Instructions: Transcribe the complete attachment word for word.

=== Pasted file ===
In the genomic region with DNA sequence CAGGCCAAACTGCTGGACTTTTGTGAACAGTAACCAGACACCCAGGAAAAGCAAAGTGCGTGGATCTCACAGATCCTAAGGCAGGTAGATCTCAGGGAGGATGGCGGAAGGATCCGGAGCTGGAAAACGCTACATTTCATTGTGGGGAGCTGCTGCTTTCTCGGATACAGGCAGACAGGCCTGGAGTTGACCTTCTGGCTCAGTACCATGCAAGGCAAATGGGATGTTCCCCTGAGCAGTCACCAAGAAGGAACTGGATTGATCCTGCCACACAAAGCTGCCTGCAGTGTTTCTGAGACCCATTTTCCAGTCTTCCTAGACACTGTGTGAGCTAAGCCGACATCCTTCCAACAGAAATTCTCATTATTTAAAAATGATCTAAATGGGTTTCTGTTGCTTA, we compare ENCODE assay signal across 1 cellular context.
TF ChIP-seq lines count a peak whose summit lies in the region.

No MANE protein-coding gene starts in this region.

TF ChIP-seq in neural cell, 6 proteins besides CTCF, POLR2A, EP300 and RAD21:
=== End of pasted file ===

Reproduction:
In the genomic region with DNA sequence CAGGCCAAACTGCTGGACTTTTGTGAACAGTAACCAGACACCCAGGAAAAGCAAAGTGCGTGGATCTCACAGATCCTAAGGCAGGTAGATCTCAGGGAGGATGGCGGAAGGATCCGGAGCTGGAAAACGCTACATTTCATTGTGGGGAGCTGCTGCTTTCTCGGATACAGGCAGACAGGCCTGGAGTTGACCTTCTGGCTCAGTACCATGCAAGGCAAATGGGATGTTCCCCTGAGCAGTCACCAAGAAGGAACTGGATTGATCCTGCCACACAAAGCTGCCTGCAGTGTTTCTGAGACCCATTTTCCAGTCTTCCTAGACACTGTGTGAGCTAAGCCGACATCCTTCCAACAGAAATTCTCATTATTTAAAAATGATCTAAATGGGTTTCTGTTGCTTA, we compare ENCODE assay signal across 1 cellular context.
TF ChIP-seq lines count a peak whose summit lies in the region.

No MANE protein-coding gene starts in this region.

TF ChIP-seq in neural cell, 6 proteins besides CTCF, POLR2A, EP300 and RAD21: